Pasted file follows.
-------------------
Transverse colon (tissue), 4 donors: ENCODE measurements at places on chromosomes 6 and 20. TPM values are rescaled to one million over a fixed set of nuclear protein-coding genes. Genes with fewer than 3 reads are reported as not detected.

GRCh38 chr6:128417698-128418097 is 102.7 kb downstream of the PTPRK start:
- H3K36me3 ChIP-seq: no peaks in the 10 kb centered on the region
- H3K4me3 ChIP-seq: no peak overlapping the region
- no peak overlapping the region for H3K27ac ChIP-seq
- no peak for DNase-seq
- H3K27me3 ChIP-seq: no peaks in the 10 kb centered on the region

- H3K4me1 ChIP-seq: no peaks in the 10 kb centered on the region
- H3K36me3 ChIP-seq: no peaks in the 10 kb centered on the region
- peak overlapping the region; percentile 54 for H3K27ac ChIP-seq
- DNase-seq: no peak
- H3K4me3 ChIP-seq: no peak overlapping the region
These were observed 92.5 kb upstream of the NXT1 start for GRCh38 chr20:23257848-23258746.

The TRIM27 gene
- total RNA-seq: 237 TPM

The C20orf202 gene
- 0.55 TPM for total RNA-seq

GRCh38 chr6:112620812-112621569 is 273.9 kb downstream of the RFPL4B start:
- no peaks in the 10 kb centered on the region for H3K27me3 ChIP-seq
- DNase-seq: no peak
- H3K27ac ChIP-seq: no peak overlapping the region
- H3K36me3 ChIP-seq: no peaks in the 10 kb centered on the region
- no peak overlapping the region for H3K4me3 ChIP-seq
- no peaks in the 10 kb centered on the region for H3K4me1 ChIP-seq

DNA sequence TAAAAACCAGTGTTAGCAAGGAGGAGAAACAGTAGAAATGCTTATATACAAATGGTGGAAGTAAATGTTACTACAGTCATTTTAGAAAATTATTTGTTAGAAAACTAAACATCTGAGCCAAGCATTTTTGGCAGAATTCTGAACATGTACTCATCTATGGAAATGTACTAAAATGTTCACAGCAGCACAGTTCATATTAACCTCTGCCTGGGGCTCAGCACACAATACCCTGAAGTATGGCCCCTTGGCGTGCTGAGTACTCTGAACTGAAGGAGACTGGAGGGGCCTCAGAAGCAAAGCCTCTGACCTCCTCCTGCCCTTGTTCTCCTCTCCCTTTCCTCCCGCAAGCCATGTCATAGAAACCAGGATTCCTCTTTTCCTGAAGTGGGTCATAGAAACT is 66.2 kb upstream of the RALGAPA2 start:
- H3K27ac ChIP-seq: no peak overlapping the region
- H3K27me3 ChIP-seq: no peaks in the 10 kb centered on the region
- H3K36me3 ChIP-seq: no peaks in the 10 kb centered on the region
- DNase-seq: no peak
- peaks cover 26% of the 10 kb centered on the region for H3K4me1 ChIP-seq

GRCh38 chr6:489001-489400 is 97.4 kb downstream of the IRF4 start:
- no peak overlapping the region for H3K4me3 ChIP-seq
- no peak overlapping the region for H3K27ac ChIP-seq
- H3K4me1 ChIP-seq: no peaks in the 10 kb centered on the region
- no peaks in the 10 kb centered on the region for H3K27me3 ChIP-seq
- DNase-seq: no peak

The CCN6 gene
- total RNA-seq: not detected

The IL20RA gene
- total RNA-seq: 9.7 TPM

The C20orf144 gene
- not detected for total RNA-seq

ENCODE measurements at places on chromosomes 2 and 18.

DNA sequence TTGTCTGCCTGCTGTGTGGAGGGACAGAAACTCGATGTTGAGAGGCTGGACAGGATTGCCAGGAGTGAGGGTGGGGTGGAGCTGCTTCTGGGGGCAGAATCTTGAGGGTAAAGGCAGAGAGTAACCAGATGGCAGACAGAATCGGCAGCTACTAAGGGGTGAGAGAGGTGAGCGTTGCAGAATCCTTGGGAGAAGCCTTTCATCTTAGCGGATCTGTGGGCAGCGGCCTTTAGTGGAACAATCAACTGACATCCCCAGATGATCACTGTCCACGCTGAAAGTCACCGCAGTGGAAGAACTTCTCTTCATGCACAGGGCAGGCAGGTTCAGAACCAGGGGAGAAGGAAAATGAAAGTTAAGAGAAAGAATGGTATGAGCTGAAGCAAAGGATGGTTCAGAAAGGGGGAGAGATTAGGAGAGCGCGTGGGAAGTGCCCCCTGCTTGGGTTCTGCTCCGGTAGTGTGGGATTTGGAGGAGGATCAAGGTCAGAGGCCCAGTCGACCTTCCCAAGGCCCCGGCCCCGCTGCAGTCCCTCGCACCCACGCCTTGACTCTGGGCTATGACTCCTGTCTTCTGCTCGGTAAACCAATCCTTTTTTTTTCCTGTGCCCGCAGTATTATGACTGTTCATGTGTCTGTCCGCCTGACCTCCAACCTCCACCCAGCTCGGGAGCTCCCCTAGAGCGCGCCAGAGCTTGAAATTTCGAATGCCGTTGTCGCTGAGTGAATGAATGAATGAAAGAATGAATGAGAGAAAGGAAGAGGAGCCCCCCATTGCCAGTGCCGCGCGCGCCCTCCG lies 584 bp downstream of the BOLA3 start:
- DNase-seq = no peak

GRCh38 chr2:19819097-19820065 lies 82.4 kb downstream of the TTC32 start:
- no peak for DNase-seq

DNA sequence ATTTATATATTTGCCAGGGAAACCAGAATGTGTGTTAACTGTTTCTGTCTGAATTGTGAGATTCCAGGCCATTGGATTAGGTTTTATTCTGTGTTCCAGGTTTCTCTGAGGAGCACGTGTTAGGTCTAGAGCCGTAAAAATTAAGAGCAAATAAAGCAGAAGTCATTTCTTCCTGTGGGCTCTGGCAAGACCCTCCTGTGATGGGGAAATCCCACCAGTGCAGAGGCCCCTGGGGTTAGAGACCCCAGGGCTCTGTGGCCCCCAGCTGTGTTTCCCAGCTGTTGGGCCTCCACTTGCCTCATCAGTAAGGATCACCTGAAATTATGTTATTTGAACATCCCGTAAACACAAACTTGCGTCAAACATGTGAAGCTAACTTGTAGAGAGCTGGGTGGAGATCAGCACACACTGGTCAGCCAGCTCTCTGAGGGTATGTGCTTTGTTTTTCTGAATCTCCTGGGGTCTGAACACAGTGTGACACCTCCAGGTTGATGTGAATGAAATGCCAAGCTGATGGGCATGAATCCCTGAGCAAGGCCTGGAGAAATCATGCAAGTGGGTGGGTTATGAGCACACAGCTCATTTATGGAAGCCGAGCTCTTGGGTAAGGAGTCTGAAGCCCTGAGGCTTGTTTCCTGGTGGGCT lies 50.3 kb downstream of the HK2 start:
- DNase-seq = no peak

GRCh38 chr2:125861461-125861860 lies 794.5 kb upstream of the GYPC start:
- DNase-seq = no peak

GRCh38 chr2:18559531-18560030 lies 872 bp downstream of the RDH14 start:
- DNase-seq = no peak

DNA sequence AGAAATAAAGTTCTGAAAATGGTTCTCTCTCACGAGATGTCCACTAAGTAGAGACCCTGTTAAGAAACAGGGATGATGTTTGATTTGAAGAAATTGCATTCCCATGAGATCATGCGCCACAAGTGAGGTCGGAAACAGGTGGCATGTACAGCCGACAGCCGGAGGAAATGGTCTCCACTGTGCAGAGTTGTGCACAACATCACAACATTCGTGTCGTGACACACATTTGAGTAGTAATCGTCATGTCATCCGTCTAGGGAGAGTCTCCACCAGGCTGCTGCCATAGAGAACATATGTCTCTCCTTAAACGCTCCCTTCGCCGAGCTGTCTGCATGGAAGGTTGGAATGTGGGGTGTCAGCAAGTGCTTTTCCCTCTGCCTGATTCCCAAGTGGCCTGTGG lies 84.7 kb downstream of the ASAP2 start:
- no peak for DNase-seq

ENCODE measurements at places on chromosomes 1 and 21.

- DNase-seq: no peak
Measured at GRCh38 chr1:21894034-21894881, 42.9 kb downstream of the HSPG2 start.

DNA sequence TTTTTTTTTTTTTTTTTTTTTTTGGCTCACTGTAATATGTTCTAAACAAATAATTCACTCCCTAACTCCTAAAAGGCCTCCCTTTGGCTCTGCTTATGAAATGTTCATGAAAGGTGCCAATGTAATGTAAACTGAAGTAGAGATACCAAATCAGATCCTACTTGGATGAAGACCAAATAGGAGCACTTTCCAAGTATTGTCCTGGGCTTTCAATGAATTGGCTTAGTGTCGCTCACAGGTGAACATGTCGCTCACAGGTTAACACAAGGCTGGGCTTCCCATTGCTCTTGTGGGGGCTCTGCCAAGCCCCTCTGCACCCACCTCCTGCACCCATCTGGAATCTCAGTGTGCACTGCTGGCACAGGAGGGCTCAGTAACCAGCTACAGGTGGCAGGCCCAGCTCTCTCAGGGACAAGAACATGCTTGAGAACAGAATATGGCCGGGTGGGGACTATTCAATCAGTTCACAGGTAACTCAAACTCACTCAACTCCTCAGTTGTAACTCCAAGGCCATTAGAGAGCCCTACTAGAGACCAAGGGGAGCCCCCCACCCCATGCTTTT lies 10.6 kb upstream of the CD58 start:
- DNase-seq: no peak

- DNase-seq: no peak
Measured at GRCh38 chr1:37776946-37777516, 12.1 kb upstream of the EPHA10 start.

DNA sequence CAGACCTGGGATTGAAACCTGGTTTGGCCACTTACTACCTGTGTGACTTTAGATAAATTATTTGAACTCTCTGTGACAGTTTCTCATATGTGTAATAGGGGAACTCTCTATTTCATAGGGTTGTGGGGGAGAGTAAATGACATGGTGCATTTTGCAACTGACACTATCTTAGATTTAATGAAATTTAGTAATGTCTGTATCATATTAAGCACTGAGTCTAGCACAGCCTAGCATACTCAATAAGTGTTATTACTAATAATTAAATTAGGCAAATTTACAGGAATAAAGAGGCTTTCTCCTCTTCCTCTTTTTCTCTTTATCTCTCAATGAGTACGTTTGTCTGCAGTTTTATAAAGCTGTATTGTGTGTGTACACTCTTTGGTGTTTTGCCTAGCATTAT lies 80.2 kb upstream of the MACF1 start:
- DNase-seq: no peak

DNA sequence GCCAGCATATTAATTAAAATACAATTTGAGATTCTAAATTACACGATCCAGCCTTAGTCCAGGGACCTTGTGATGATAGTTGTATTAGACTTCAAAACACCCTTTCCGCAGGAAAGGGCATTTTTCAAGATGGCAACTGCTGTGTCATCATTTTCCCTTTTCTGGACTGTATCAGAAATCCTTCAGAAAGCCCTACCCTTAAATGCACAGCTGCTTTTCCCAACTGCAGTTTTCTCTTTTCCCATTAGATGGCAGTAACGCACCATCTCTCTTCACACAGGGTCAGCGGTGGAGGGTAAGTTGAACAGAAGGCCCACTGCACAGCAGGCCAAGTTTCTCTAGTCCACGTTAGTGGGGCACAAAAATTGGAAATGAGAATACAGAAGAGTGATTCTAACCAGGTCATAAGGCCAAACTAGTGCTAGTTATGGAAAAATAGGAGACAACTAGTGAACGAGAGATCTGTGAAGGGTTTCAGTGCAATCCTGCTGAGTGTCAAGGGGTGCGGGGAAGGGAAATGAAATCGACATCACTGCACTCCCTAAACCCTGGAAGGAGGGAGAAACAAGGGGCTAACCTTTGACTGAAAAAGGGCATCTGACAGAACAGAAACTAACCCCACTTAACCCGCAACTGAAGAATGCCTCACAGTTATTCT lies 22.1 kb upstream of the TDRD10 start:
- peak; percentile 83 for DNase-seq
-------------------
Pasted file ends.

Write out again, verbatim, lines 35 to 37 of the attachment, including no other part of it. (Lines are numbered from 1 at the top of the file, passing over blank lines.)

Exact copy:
- no peaks in the 10 kb centered on the region for H3K27me3 ChIP-seq
- DNase-seq: no peak

The CCN6 gene